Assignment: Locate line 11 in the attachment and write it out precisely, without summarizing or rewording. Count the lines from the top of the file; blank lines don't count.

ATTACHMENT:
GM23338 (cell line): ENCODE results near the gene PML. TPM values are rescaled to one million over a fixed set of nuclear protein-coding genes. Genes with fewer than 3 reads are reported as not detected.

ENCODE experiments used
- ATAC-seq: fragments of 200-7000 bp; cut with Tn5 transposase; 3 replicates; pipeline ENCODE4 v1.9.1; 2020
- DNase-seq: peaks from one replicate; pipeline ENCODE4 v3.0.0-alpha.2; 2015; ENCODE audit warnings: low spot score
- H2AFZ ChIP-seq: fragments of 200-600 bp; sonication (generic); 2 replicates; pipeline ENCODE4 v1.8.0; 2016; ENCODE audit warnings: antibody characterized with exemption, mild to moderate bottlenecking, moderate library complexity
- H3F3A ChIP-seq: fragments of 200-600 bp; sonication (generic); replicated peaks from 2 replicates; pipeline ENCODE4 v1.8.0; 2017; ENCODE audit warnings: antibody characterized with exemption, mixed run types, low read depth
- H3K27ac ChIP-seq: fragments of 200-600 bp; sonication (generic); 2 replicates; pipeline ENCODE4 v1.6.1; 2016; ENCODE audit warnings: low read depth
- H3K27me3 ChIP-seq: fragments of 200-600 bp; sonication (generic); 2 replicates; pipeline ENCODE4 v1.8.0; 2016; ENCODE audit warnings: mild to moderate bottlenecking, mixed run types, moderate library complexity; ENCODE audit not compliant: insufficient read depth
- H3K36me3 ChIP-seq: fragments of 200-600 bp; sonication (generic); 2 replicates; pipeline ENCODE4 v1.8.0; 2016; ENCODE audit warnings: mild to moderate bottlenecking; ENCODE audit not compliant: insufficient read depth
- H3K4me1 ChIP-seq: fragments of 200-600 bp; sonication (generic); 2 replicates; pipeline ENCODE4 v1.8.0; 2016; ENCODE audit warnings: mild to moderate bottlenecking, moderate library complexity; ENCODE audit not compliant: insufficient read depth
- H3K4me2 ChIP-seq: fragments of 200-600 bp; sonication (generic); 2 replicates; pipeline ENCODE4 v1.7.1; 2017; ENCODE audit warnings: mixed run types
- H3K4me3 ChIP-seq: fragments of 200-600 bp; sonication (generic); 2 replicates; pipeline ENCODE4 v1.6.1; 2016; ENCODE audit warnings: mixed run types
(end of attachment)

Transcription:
- H3K4me2 ChIP-seq: fragments of 200-600 bp; sonication (generic); 2 replicates; pipeline ENCODE4 v1.7.1; 2017; ENCODE audit warnings: mixed run types